William Ouko has risen from district magistrate, now eyes CJ position
By Paul Ogemba | April 7th 2021
Court of Appeal president William Ouko has never shied away from defending judicial independence.
He is among the judicial officers who have been vocal, putting pressure on President Uhuru Kenyatta to appoint 41 judges, 10 of which were nominated to sit at the Court of Appeal.
He has also taken the Executive head-on for slashing the Judiciary budget.
Faced by a dwindling number of appellate court judges due to retirement and failure to appoint the others, Justice Ouko took the drastic move of closing other Court of Appeal stations and recalling all the judges to Nairobi.
As he seeks to become the next Chief Justice and Judge of the Supreme Court, Ouko is likely to follow in the footsteps of retired CJ David Maraga who had constant run-ins with the other arms of government in defending the Judiciary.
During a recent interview when asked why people talk and have negative perception towards the Judiciary, the 60-year-old judge came to the defence of his colleagues, saying they are not bothered with the talks as long as they are doing the right thing.
“Politicians and people will always talk but the way we do our work is very different. We are deaf, we never hear them. We are blind, we never see them. But we work with what is presented before the court,” said Ouko.
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Justice Ouko is one of the longest-serving judicial officers, having spent his entire 33 years of legal experience in the corridors of justice and is considered an insider who has worked and seen both the bright and dark sides of the Judiciary.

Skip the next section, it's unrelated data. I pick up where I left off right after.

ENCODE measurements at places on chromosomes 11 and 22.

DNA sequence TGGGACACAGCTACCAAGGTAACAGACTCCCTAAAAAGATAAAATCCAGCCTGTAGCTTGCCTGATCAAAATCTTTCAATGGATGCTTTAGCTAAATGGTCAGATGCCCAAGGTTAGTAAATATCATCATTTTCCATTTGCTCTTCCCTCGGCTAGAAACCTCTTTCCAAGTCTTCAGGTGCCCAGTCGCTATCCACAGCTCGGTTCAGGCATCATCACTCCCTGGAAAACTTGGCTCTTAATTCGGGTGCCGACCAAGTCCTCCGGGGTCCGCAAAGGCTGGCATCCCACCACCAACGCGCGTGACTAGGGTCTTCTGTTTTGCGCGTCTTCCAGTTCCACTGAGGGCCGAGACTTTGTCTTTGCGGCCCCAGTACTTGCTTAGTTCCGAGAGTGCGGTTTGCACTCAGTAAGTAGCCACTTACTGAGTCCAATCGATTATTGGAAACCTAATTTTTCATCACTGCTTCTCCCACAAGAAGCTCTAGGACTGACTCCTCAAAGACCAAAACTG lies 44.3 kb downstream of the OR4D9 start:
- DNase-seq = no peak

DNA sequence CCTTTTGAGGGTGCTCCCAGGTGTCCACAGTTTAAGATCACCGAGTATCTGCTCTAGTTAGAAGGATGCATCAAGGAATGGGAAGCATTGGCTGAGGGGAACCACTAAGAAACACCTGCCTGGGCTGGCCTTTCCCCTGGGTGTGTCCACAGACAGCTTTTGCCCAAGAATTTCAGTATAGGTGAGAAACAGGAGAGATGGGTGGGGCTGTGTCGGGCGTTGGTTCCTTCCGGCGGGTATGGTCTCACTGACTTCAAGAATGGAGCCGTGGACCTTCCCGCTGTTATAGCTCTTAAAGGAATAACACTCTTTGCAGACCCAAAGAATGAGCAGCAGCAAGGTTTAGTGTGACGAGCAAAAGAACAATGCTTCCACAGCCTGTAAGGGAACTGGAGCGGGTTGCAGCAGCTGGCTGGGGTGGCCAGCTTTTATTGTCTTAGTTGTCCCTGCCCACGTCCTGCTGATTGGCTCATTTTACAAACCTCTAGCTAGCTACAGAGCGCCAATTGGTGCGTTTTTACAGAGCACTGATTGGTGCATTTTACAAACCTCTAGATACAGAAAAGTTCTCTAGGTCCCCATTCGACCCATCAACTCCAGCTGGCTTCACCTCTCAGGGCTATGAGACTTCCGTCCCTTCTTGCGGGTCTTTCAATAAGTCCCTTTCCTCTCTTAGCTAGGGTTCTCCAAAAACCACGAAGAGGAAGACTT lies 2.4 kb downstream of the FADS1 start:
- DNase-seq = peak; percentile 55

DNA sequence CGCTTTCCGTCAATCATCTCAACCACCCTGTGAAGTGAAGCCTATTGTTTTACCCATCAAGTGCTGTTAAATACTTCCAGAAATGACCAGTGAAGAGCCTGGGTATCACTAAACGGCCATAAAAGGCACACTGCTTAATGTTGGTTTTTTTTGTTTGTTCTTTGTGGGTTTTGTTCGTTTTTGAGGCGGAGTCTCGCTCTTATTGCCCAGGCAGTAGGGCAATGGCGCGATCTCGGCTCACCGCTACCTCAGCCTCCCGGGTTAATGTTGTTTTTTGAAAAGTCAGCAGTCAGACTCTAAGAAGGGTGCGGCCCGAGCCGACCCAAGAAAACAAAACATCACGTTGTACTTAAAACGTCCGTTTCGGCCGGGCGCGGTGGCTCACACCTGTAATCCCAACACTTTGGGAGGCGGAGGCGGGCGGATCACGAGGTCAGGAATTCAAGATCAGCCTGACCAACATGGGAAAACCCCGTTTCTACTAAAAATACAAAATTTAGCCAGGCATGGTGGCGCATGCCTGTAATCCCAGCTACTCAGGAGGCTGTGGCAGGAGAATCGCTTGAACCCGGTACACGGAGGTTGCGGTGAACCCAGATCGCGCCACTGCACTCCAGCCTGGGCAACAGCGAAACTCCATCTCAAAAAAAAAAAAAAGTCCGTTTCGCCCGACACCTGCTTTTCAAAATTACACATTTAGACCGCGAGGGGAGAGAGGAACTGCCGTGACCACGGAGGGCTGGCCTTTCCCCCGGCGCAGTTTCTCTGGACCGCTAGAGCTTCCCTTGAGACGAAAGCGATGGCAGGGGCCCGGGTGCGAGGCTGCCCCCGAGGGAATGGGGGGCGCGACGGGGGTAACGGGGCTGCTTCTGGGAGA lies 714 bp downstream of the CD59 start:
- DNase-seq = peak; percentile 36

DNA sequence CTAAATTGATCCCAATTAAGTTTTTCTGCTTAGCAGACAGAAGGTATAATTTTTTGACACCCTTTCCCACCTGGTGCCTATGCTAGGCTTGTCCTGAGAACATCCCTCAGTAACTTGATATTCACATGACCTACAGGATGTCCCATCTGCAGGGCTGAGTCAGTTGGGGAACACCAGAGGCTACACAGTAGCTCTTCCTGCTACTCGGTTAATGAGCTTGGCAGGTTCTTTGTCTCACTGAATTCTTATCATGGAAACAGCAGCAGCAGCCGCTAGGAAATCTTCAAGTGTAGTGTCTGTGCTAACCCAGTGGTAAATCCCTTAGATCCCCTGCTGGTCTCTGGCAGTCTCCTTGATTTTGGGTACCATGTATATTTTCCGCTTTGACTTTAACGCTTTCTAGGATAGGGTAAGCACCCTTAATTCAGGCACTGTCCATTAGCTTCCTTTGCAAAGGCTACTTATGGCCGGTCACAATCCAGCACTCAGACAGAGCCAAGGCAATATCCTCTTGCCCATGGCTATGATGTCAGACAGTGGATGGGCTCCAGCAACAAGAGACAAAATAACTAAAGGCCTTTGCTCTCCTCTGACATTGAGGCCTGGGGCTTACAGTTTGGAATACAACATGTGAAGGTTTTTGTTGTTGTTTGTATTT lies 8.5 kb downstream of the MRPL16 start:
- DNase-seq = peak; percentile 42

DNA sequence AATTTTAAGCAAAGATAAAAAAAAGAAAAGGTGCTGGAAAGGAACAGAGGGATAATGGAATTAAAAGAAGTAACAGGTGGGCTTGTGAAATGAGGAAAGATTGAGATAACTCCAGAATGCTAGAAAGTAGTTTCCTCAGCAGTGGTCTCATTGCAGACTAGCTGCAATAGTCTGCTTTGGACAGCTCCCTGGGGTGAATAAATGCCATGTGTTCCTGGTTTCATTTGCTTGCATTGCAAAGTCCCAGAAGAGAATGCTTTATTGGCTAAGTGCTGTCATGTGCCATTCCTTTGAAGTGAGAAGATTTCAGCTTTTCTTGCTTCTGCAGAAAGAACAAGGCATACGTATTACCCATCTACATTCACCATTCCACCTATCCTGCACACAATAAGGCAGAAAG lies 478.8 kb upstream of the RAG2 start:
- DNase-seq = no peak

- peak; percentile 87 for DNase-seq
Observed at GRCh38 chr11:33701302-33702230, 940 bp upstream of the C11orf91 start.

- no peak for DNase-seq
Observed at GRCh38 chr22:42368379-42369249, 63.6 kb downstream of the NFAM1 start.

When he will face the Judicial Service Commission interviewing panel on April 21, he will come face to face with his two peers who will put him to task over his suitability, experience and ability to take over leadership of an institution he whose successes and blames he equally shares in.
The judge has served together at the Court of Appeal with Deputy Chief Justice Philomena Mwilu and Attorney General Kihara Kariuki, who are now serving in JSC, the body that will determine who becomes the next Chief Jusice.
He is also likely to have a head-start with the commission, having previously served as secretary to the JSC when he was the registrar of the High Court between 2002 and 2004.
Should he succeed in the interviews, he will become the first judicial officer to have risen from the lowest ranked judicial cadre of a district magistrate to become the CJ and head of the Judiciary.
Ouko was admitted to the roll of advocates in 1987, briefly worked at Mbogholi Msagha and Company Advocates for a few months before joining the Judiciary as a district magistrate and rose through the ranks within two years to become a Deputy Registrar of the High Court in 1989.
In 1997, he was promoted to Judiciary’s chief court administrator, a position he held until 2002 when he became the registrar of the High Court.
His first breakthrough as a superior court judge came in 2004 when he was appointed by retired President Mwai Kibaki as a High Court judge and then to the Court of Appeal in 2012.
He was elected as president of the Court of Appeal in 2018 to take over from Justice Kariuki, whose term had expired and subsequently appointed to head the State law office.
Ouko has also served as secretary to the National Council for Law Reporting, joint secretary of the committee set up to inquire into terms of service of the Judiciary, Committee on the Administration of Justice and the Commission of Inquiry into the Goldenberg scandal.
The judge has a Master of Arts Degree in Criminology and Criminal Justice from Egerton University and Bachelor of Law from University of Nairobi.
In his sample writings to support his quest to become the CJ and Supreme Court Judge, he cited a case in which he dismissed an appeal by businessman Ketan Somaia seeking to stop a bank from auctioning his properties over a loan amounting to over Sh150 million.
In the second case, he cited a decision where he allowed a petition by home owners in upmarket Runda Estate whose properties had been demolished to pave way for roads expansion while the third writing is on his Masters thesis about impediments to accessing justice in magistrate’s courts.
Also in his list of major decisions is his dissenting opinion on the case by former DCJ Kalpana Rawal challenging the mandatory 70-year retirement age of judges and a case where he awarded Sh32 million to farmers whose crops were destroyed by wildlife.
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